But I digress.
The town troopy is much cleaner and tidier than mine! Note to self….
It was quite illuminating to drive a 4.2 litre six cylinder diesel up the road for an hour, and immediately switch to a 4.8 litre V8 diesel going back over the same route. That extra .4 of a litre and two cylinders of the troopy does make quite a difference in the feel of the vehicle. Definitely more power there. I had not noticed it so much before because there had been a longer period between driving one or the other. I am not at all concerned that the six is less powerful, because it is much more economical on fuel, and in any case it still has all the power I am ever likely to need. Even if I end up in the future as a grey nomad towing my home behind me it will not be a huge affair, just a little caravan or camper trailer.
Also on the plus side, I realised that the suspension and ride in Taistealaí is more comfortable.
Both cars handle really well on the rough Tanami. So nice to have a good vehicle. I realise now just how inadequate the Holden Colorado was. Particularly if one drives thse roads regularly.
One thing I have learned in the time I have been up here, is the value of a good 4WD on rough unpaved roads. When I first got here I wrote somewhere on my blog that some locals were quite proud of the fact they drove down the Tanami and Duncan roads without ever engaging four wheel drive. I even did it myself in the Colorado. What a dick. I have since learned, both by training and experience, that this refusal to engage 4WD on unpaved roads is a foolish and wrong attitude. It is dangerous. The reasoning most people give for staying in 2WD unless they are likely to get bogged, is the dubious claim that there is less wear and tear on the vehicle when running in two wheel drive only, and the probably reasonably valid argument that fuel economy is improved. However valid these assertions may be, they are strongly counterbalanced by the incontrovertible fact that traction, control and handling, and stability are far greater on rough roads when in four wheel drive. Therefore it is safer! When conditions can change from shingle to sand to bulldust to rock within a few metres, control is necessary at all times Safety is paramount on these roads. It is a bloody long way to hospital, if you’re badly injured it will seem a very long time until help arrives -assuming there is some way to call for assistance, or that someone finds you before you bleed out. A serious accident will require helicopter evacuation because ambulances do not travel these roads. Anyone who feels that saving a few dollars on maintenance or fuel is more important than the lives of the occupants of the vehicle, or is more significant than the increased chance the vehicle itself might be wrecked in an accident, is not thinking clearly.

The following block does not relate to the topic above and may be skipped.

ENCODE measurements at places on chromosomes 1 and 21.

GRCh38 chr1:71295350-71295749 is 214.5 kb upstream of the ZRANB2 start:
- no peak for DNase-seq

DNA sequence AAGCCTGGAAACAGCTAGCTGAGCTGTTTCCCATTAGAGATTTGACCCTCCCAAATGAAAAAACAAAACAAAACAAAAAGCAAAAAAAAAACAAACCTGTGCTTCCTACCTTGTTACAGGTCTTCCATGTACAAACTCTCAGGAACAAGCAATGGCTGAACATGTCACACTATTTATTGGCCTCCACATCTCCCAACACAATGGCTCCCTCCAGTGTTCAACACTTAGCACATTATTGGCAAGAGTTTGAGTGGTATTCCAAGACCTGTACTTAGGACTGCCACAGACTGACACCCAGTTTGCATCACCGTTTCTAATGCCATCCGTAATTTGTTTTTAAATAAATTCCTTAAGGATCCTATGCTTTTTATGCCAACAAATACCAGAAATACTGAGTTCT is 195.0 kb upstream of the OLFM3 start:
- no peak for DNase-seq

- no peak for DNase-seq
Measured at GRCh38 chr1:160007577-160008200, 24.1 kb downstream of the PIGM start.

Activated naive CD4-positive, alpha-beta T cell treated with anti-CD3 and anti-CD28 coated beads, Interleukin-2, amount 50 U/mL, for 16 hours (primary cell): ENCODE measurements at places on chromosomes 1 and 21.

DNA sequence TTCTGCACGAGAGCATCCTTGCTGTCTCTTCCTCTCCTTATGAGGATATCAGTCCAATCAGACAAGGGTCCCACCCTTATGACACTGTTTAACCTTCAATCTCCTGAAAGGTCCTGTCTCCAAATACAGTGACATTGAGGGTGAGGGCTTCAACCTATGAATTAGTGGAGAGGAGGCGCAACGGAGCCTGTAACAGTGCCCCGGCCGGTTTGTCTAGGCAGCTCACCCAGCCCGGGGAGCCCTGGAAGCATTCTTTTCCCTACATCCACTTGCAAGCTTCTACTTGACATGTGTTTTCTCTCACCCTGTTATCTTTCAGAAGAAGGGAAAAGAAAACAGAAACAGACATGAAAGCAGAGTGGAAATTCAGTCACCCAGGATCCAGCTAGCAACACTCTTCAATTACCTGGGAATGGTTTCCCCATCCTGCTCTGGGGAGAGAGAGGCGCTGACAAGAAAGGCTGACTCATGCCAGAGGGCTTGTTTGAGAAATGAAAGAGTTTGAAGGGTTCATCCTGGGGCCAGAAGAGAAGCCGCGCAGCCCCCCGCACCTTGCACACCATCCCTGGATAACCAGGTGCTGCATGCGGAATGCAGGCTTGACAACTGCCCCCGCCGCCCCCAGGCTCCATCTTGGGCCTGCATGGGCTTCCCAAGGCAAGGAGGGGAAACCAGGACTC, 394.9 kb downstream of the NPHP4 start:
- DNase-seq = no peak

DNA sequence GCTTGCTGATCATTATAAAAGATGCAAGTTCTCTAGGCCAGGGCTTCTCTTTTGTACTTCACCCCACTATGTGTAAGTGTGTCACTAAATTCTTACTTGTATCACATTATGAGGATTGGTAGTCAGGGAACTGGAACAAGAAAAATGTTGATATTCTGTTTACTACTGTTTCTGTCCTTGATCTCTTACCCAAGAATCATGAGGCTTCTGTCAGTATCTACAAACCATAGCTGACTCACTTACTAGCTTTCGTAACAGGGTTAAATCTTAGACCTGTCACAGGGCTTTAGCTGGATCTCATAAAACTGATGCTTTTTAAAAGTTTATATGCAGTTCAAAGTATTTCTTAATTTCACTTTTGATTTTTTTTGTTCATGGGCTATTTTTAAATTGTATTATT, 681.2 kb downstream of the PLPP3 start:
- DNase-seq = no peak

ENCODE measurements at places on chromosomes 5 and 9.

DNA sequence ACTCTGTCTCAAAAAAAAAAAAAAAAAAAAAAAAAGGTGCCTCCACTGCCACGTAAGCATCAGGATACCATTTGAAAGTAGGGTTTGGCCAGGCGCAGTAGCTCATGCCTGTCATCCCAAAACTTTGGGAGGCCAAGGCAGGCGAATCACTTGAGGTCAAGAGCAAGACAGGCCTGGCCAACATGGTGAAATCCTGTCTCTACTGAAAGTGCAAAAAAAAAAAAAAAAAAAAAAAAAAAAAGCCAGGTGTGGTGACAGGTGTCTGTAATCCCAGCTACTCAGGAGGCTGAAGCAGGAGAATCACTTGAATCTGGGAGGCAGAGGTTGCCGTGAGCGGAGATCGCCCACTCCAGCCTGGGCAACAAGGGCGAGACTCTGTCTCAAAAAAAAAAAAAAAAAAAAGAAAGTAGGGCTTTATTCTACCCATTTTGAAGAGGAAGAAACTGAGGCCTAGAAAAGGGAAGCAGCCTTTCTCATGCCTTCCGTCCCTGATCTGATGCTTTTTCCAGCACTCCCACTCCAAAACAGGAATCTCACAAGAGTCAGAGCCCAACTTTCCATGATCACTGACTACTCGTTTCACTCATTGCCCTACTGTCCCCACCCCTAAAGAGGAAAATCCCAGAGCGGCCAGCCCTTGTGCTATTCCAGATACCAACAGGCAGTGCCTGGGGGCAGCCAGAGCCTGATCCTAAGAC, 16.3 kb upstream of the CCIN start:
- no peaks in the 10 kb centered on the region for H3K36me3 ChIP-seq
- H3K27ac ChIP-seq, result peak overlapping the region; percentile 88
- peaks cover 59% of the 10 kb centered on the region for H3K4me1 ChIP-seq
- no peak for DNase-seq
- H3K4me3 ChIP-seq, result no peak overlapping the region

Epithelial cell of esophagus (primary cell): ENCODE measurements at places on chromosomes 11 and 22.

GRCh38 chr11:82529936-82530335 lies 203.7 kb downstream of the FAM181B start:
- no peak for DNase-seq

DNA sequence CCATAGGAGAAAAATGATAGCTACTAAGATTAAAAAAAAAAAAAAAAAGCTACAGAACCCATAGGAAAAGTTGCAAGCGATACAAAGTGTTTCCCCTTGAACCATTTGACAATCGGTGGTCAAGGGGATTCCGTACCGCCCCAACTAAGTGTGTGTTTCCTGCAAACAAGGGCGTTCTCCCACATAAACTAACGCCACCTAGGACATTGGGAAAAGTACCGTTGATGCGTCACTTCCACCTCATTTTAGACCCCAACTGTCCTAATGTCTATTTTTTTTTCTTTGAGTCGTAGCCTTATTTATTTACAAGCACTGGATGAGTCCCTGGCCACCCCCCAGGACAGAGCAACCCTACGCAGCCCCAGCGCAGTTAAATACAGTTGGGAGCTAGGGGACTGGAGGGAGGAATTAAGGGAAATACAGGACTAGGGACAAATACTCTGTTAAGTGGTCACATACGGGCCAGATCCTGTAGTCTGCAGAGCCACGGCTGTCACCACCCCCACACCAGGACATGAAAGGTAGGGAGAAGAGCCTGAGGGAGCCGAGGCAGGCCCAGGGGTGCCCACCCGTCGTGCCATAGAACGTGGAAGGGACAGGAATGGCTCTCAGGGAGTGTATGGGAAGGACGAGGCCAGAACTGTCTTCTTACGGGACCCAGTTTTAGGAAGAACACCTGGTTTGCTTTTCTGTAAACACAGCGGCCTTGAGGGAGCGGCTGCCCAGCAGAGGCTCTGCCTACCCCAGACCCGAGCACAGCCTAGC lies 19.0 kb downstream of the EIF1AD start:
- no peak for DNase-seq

And that is all I have to say about that.
*For my overseas reader(s) – a Troopy is a Toyota Landcruiser “Troop Carrier” A vehicle that I am told was developed specifically for Australia. It has a long wheel base and long range fuel tanks. It seats ten to fourteen on a front bench seat and on two long seats along either side at the back. Troopies have been the pick for people movers around the outback for years. Now they are no longer in production many people are wondering what can replace them.